2. In a medium saucepan, empty the bottle of wine, add the juice/cider and spices, and start to bring up to a very weak simmer on medium-low heat. The key is to never let the liquid actually bubble, just form steam and release miniscule bubbles - a sort of pre-boil. If you'd like, use a thermometer, and try to keep the liquid around 160-180 degrees F.
3. Add the pears carefully, and spread across the top of the saucepan a circle of parchment paper fitted to the size of the opening, with a small hole in the center to allow steam to release. This is to ensure that the pears remain completely submerged as they cook.
4. Continue cooking, keeping a close eye on the liquid temperature, until a knife easily slides into a pear - about an hour, depending on ripeness. If the pears take longer to soften, don't be discouraged. Just make sure you keep checking so that they don't begin to fall apart into the poaching liquid.
5. Once finished, removed the pears with a slotted spoon and set aside on a large platter to cool. Strain the poaching liquid to remove spices. Return liquid to pot and turn up the stove heat to high to bring the poaching liquid to a fast boil. Reduce liquid until it is thick enough to coat the back of a spoon - this is called nappe (pronounced nap-ay).
6. Pour the sauce over the pears and serve as is or with vanilla ice cream.

Thursday, February 12, 2009

The Great Monday Munch

On Monday (yes, I'm that slow to post) I made this meal for my friend Vinitha and me. Everything was excellent, so I suggest you give either of the two a try: Carrot-Orange Salad or Swiss Chard Lamb Rolls. The latter is more hands-on and fun to make, the former comes together quicker. Take your pick, or be a champ and try both!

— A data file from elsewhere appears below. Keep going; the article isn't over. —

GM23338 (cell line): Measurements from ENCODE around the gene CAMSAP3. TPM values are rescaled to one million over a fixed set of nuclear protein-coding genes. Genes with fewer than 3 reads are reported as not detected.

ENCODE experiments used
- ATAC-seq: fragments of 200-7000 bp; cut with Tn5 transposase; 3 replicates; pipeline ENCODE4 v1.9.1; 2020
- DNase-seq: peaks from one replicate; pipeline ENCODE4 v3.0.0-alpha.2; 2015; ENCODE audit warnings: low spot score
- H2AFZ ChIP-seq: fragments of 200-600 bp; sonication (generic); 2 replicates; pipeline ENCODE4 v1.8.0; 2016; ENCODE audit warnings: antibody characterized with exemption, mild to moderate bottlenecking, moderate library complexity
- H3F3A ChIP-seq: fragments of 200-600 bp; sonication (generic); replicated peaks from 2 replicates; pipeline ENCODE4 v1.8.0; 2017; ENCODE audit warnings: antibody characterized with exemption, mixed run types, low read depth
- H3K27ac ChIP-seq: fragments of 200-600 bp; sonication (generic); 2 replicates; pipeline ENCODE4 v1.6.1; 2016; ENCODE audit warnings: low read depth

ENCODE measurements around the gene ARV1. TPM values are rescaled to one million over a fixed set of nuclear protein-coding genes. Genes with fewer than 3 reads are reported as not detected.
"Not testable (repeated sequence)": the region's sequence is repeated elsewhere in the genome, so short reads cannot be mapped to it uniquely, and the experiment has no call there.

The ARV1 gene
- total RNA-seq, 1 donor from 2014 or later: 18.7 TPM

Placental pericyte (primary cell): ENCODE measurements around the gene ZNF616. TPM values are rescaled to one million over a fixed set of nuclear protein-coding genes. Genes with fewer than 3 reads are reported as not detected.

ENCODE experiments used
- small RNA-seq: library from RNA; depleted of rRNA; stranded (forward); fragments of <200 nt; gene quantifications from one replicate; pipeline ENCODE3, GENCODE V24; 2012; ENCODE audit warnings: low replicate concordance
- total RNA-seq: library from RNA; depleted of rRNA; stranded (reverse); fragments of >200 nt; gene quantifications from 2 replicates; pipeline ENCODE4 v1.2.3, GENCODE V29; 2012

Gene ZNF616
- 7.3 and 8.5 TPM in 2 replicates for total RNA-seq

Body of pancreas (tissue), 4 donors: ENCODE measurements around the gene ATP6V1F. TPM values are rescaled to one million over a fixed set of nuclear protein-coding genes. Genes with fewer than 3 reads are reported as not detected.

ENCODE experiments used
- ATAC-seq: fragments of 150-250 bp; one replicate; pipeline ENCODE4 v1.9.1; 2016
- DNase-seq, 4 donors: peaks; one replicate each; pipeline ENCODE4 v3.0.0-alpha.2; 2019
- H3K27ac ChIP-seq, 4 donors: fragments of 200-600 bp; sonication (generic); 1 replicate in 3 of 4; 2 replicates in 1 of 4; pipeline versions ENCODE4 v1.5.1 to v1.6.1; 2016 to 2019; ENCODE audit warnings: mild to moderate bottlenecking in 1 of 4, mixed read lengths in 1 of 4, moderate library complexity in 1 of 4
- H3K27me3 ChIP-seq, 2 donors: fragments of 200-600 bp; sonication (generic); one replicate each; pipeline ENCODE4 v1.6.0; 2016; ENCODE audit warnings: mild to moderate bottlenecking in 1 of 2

Carrot-Orange Salad (adapted from Moosewood Restaurant Low-Fat Favorites)
yield: 4 appetizer plates

*Note: two handy tricks are introduced here. First, the carrots. To produce beautiful ribbons of carrot, simply peel off the skin, discard, and continue going down the carrot in long strokes with the peeler until you've milked that carrot for all its worth (I really shouldn't mix food metaphors, should I?). For the oranges, slice off the top and bottom ends, and sit the orange down square on the cutting board, on the flat-cut bottom side. With curved strokes from top to bottom, cut off the peel and all the pith of the orange, leaving a neat orange globe (you'll be surprised how small it is now). Then, carefully slide your knife between the flesh and the membrane on one side of a section, then on the other, and slide the section, free of all membrane, out. Continue a
ll around, for each section. You'll be left with a bunch of membrane and some beautiful supremed orange pieces.

- 3 carrots, peeled of skin and peeled into ribbons (see Note)
-2 oranges, supremed (see Note)
- 2 tablespoons lemon juice
- 1 tablespoon maple syrup

- 1/2 tsp ground cinnamon
- dash cayenne
- salt to taste

Mix carrot ribbons and orange sections in a medium bowl. In a separate dish, whisk together the lemon juice, maple syrup and spices. Pour over the carrot/orange and toss to incorporate. Let marinate about 30 minutes before seasoning with salt to taste and serving, chilled or at room temperature.

Swiss Chard Lamb Rolls
Yield: Twelve 2" x 1"rolls

- 12 Swiss chard leaves, trimmed of stem and blanched for just 30 seconds till soft

- 2 tablespoons olive oil
- 1 medium onion, chopped
- 2 cloves garlic, minced
- 1 tsp. each ground cumin, coriander, cinnamon, chili
- 1 lb. ground lamb
- 1 bunch dill, destemmed and chopped
- juice of 1/2 lemon
- salt to taste

- 1 cup uncooked bulgur
- 1/3 cup raisins